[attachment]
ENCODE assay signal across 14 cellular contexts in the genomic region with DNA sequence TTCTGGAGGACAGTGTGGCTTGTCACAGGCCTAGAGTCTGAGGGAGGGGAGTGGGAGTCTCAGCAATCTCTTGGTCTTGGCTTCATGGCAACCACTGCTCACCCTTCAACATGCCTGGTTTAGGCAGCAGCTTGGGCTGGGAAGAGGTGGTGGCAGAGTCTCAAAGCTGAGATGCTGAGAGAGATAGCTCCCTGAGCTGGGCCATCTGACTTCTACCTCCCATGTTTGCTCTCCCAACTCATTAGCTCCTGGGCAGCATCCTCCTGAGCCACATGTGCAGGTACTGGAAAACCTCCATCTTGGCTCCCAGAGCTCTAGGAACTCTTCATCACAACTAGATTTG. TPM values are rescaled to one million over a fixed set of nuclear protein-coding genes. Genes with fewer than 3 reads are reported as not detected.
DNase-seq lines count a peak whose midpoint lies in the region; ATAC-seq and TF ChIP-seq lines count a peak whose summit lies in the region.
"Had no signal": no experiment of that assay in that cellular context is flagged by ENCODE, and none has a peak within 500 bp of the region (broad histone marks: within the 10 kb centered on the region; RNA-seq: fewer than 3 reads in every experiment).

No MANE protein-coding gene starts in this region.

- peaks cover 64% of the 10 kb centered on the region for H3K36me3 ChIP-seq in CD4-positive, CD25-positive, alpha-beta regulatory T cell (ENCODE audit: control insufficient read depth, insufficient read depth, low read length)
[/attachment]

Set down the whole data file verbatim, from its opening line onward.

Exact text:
ENCODE assay signal across 14 cellular contexts in the genomic region with DNA sequence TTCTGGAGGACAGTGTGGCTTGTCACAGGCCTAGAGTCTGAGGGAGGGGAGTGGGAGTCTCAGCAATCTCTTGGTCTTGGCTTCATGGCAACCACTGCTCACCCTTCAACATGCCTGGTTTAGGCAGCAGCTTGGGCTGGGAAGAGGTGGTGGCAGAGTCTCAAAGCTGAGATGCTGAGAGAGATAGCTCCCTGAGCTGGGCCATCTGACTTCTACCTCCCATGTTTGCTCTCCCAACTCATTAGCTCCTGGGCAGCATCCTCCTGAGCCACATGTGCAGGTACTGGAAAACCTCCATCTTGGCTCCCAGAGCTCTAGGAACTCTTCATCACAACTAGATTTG. TPM values are rescaled to one million over a fixed set of nuclear protein-coding genes. Genes with fewer than 3 reads are reported as not detected.
DNase-seq lines count a peak whose midpoint lies in the region; ATAC-seq and TF ChIP-seq lines count a peak whose summit lies in the region.
"Had no signal": no experiment of that assay in that cellular context is flagged by ENCODE, and none has a peak within 500 bp of the region (broad histone marks: within the 10 kb centered on the region; RNA-seq: fewer than 3 reads in every experiment).

No MANE protein-coding gene starts in this region.

- peaks cover 64% of the 10 kb centered on the region for H3K36me3 ChIP-seq in CD4-positive, CD25-positive, alpha-beta regulatory T cell (ENCODE audit: control insufficient read depth, insufficient read depth, low read length)